Risks of Investing in Commodities. An investment in commodity-linked derivative instruments may be subject to greater volatility than investments in traditional securities, particularly if the instruments involve leverage. The value of commodity-linked derivative instruments may be affected by changes in overall market movements, commodity index volatility, changes in interest rates, or factors affecting a particular industry or commodity, such as drought, floods, weather, livestock disease, embargoes, tariffs and international economic, political and regulatory developments. The use of derivatives presents risks different from, and possibly greater than, the risks associated with investing directly in traditional securities. Among the risks presented are market risk, credit risk, counterparty risk, leverage risk and liquidity risk. The use of derivatives can lead to losses because of adverse movements in the price or value of the underlying asset, index or rate, which may be magnified by certain features of the derivatives. No representation or warranty is made as to the efficacy of any particular strategy or fund or the actual returns that may be achieved.
Futures Trading Is Volatile, Highly Leveraged and May Be Illiquid. Investments in commodity futures contracts and options on commodity futures contracts have a high degree of price variability and are subject to rapid and substantial price changes. Such investments could incur significant losses. There can be no assurance that the options strategy will be successful. The use of options on commodity futures contracts is to enhance risk-adjusted total returns. The use of options, however, may not provide any, or only partial, protection from market declines. The return performance of the commodity futures contracts may not parallel the performance of the commodities or indexes that serve as the basis for the options it buys or sells; this basis risk may reduce overall returns.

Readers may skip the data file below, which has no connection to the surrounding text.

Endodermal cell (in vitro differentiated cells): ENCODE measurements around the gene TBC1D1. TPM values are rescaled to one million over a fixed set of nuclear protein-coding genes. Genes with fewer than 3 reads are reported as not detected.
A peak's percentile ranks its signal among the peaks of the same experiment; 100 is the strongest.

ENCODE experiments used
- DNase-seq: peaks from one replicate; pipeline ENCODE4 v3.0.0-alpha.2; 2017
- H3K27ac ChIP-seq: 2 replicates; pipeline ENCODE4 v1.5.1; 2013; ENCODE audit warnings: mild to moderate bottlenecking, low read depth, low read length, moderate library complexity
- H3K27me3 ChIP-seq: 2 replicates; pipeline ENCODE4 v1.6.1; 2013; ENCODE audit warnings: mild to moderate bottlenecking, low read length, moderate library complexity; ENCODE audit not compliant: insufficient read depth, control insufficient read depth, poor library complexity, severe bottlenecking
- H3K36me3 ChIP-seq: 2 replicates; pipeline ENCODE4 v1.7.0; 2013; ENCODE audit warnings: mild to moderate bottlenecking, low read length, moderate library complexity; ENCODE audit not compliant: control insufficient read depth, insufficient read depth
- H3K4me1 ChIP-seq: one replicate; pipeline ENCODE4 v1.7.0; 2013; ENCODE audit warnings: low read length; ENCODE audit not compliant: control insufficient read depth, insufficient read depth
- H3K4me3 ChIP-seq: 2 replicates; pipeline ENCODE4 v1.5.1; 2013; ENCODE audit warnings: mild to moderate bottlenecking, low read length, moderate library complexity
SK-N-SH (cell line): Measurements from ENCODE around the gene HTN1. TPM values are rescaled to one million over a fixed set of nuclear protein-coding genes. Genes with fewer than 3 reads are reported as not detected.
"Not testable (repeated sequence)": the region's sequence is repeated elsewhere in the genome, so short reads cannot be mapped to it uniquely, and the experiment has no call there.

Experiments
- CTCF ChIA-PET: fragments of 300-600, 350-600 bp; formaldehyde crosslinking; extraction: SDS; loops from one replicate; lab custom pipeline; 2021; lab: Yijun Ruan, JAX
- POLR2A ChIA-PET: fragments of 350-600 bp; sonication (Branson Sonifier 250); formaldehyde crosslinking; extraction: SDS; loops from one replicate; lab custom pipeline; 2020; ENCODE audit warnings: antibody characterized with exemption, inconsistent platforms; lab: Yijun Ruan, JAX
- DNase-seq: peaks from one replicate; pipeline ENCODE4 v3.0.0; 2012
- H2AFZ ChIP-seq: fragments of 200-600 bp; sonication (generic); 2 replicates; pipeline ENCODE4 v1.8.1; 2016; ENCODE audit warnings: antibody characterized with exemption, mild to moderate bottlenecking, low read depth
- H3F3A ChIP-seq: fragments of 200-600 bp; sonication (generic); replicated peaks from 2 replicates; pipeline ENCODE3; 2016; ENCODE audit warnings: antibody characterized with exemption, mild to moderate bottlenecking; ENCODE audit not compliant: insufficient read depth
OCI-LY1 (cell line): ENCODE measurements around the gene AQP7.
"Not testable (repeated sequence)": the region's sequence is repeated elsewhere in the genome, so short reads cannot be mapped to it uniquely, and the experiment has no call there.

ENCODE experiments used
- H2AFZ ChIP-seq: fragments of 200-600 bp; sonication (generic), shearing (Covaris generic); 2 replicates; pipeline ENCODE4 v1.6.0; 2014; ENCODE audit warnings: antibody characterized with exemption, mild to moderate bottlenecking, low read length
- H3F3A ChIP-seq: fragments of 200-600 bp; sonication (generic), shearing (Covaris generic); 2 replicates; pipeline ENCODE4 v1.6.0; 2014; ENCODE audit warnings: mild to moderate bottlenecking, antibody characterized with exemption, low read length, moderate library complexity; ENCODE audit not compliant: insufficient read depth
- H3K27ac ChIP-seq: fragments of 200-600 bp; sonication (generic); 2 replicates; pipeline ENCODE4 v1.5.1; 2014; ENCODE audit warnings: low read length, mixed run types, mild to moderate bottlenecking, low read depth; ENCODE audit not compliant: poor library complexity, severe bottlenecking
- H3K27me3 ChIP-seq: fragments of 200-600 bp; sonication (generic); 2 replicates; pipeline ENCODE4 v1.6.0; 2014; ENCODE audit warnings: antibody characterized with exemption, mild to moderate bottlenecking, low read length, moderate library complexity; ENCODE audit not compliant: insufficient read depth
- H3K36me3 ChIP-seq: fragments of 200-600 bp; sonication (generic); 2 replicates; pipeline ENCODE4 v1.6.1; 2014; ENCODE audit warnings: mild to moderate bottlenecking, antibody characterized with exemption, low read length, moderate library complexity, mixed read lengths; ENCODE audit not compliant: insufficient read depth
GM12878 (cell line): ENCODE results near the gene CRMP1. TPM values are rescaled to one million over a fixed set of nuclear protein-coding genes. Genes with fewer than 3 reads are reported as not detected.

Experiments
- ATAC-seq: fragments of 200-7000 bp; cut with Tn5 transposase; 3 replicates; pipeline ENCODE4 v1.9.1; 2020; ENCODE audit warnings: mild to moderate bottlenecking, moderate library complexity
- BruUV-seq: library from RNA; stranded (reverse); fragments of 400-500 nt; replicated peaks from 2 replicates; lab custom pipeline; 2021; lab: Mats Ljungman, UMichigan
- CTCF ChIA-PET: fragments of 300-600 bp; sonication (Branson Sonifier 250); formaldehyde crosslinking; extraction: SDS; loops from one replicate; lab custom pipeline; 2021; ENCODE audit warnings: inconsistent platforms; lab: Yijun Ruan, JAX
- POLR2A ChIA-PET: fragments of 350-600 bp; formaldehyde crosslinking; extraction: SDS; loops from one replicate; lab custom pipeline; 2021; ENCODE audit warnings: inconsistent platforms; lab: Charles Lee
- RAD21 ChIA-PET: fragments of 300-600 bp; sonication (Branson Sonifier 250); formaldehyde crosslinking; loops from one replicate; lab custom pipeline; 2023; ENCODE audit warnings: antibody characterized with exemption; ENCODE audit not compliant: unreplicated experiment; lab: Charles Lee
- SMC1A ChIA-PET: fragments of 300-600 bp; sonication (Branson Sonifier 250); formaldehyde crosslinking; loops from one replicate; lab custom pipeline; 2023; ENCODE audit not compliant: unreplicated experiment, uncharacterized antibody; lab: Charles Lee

Risks of Investing in Natural Resource Equities. The market value of securities of natural resource companies may be affected by numerous factors, including events occurring in nature, inflationary pressures and international politics. Because the strategy invests significantly in natural resource companies, there is the risk that the strategy will perform poorly during a downturn in the natural resource sector.
Risks of Investing in Preferred Securities. Investing in any market exposes investors to risks. In general, the risks of investing in preferred securities are similar to those of investing in bonds, including credit risk and interest-rate risk. As nearly all preferred securities have issuer call options, call risk, reinvestment risk and income risk are also important considerations.
In addition, investors face equity-like risks, such as deferral or omission of distributions, subordination to bonds and other more senior debt, and higher corporate governance risks with limited voting rights. Preferred funds may invest in below-investment-grade securities. Below-investment-grade securities or equivalent unrated securities generally involve greater volatility of price and risk of loss of income and principal, and may be more susceptible to real or perceived adverse economic and competitive industry conditions than higher-grade securities. Risks associated with preferred securities differ from risks inherent with other investments. In the event of bankruptcy, a company’s preferred securities are senior to common stock but subordinated to all other types of corporate debt. Municipal bonds are issued and backed by state and local governments and their agencies, and the interest from municipal securities is often free from both state and local income taxes. 10-Year Treasury notes are issued by the U.S. government and are considered the safest of all bonds, since they are backed by the full faith and credit of the U.S. government as to the timely payment of principal and interest.